shadow, which will also help me to create an illusion of volume.
THE FOCAL POINT: My focal point in the sketch will be located on one of the brushes in the glass in the foreground. The table is physically too far away from my focal point to give it much attention.
THE BACKGROUND: The purpose of the background in this sketch is simply to support the subject. As the brushes are a yellow-orange colour and I am looking at creating life within the painting, I will choose a cool colour for the background, a colour that contrasts strongly with the brushes.
THE FINAL: As you may have noticed, apart from simplifying all of the shapes I also reduced the height of the bottle of white spirit. This was done to improve the composition. I have respected my ideas to the end to create a colorful harmony.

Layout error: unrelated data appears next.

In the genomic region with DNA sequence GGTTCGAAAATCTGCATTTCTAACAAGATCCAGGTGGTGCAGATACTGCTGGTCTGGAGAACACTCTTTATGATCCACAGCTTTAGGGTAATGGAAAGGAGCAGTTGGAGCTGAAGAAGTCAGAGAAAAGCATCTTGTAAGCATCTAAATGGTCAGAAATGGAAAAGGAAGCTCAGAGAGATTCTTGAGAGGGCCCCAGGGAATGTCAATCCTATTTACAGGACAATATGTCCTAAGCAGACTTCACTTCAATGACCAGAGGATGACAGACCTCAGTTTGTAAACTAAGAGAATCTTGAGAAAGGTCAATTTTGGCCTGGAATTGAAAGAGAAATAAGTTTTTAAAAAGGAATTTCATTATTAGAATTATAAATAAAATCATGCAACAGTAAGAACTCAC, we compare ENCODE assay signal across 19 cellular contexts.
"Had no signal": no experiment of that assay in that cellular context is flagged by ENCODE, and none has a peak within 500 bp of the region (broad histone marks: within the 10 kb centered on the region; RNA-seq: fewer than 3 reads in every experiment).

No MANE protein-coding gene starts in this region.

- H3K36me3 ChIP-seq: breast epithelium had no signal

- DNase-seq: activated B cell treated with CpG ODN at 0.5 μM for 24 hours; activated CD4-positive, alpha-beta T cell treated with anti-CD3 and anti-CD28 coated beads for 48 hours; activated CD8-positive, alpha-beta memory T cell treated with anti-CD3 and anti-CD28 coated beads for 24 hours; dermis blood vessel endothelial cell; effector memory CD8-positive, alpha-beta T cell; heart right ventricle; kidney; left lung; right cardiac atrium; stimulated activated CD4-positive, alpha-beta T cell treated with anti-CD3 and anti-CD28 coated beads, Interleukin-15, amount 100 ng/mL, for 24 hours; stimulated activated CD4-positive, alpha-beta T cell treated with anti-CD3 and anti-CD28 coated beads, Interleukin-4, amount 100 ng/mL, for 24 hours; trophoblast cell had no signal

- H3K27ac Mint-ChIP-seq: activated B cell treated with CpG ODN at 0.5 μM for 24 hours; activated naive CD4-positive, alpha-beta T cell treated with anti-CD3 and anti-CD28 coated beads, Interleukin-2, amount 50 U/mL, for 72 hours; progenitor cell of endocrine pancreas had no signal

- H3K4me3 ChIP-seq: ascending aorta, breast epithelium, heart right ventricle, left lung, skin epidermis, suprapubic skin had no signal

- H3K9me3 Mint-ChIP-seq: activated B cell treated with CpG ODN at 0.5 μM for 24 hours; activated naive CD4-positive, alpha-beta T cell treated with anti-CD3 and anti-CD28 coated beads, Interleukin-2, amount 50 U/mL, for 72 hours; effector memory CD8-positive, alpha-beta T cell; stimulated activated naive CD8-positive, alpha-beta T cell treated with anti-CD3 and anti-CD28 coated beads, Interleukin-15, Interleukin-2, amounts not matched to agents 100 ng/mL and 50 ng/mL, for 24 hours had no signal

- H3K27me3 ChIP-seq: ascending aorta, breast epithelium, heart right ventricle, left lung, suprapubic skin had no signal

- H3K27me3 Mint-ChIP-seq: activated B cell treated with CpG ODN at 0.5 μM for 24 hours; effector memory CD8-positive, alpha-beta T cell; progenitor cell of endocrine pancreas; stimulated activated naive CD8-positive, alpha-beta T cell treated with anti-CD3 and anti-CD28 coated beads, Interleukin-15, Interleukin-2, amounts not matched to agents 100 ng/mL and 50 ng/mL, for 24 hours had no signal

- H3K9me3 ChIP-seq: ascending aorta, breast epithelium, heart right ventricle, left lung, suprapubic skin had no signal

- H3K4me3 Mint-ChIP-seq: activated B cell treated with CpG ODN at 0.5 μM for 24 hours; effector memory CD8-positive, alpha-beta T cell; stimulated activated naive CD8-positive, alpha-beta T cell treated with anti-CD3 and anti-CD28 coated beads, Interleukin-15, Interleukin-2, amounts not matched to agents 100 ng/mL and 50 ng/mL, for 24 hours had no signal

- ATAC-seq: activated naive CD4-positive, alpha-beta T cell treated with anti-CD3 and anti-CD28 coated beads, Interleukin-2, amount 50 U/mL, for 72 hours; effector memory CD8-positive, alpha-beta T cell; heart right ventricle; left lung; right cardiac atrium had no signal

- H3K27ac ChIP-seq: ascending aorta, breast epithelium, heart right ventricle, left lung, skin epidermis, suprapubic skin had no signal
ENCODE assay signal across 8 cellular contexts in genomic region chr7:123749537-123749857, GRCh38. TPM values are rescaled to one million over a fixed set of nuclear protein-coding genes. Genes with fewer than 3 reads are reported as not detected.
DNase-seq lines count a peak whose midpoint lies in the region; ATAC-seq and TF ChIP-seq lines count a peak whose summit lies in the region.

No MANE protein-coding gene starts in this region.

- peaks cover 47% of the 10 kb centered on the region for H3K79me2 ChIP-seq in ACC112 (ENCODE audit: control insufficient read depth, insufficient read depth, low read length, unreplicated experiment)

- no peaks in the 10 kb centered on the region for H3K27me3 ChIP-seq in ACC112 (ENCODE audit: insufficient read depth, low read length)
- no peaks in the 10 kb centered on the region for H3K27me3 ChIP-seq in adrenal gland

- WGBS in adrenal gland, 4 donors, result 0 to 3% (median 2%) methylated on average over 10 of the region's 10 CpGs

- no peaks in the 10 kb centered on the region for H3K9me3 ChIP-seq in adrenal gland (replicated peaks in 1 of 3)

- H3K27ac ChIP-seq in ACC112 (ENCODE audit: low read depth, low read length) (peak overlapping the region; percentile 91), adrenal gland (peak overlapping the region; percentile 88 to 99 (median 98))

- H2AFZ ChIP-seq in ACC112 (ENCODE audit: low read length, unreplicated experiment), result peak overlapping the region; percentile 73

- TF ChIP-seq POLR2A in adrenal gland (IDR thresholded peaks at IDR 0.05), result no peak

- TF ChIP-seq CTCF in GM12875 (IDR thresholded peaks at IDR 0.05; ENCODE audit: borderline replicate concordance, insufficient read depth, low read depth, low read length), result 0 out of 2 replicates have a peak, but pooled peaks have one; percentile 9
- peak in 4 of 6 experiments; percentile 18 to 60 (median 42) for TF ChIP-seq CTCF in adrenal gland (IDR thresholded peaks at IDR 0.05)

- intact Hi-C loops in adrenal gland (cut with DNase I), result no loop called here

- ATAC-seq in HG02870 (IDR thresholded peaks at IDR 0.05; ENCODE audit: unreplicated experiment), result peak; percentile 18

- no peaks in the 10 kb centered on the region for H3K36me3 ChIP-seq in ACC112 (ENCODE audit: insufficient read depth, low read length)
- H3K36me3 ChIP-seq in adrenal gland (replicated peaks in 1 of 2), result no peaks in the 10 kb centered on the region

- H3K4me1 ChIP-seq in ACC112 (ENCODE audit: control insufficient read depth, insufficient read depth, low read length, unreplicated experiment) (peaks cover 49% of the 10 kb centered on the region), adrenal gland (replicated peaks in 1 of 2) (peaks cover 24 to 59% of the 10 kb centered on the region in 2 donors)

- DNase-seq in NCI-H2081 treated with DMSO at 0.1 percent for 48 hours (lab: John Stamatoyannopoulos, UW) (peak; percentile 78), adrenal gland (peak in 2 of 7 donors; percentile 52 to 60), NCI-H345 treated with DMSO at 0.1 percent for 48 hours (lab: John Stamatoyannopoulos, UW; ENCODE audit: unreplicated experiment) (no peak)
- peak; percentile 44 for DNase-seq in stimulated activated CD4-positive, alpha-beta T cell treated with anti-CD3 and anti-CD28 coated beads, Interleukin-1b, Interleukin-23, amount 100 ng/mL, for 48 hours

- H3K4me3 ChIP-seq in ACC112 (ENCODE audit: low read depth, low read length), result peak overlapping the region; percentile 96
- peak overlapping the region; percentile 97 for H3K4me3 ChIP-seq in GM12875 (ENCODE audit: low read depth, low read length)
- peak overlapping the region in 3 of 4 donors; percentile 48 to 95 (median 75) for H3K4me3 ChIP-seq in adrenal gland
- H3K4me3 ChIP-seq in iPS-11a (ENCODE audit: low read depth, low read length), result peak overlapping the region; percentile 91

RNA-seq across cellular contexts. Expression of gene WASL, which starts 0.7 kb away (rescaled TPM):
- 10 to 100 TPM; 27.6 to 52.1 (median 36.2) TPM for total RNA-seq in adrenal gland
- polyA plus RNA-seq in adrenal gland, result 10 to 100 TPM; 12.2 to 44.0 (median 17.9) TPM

THE IMPORTANCE OF COLOUR HARMONY
When choosing the colour for a particular part of a painting there are three standard questions that need to be asked. It is essential that these questions are answered taking into account both the message or goal behind the painting and also the colours and values of the surrounding areas to ensure that the painting works as a whole.
◆ What colour (hue) should I use? Should the colour be cooler or warmer than the surrounding shapes?
◆ What colour intensity (saturation) should I use to ensure this area stands out or remains discreet?
◆ What value should I use to ensure the shape is given the attention or discretion it requires for the good of the whole painting?
Choose the message before painting
As I already explained in the sketch of ‘brushes’ above, any subject: a landscape, a portrait or paintbrushes in a jar should be considered in the same way. The emotion or message that the artist wishes to convey needs to be determined before beginning to paint if the artist is to make the best choices possible (what colours to use/what saturation and where/what is the tonal value range of the painting/what technique will best enhance the message/ what composition will create the best impact, etc.).